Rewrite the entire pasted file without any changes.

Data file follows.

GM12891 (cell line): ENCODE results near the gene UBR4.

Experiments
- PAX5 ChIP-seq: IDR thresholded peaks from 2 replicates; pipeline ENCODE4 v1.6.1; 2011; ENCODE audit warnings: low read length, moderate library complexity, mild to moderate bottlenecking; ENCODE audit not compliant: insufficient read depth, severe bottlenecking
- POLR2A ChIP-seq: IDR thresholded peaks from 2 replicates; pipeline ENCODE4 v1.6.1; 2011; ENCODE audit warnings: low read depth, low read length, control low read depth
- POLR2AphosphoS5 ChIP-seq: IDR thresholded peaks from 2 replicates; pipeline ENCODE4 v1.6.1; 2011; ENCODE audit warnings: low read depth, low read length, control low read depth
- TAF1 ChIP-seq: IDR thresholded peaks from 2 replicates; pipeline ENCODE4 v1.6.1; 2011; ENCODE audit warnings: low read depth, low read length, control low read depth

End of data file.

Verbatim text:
GM12891 (cell line): ENCODE results near the gene UBR4.

Experiments
- PAX5 ChIP-seq: IDR thresholded peaks from 2 replicates; pipeline ENCODE4 v1.6.1; 2011; ENCODE audit warnings: low read length, moderate library complexity, mild to moderate bottlenecking; ENCODE audit not compliant: insufficient read depth, severe bottlenecking
- POLR2A ChIP-seq: IDR thresholded peaks from 2 replicates; pipeline ENCODE4 v1.6.1; 2011; ENCODE audit warnings: low read depth, low read length, control low read depth
- POLR2AphosphoS5 ChIP-seq: IDR thresholded peaks from 2 replicates; pipeline ENCODE4 v1.6.1; 2011; ENCODE audit warnings: low read depth, low read length, control low read depth
- TAF1 ChIP-seq: IDR thresholded peaks from 2 replicates; pipeline ENCODE4 v1.6.1; 2011; ENCODE audit warnings: low read depth, low read length, control low read depth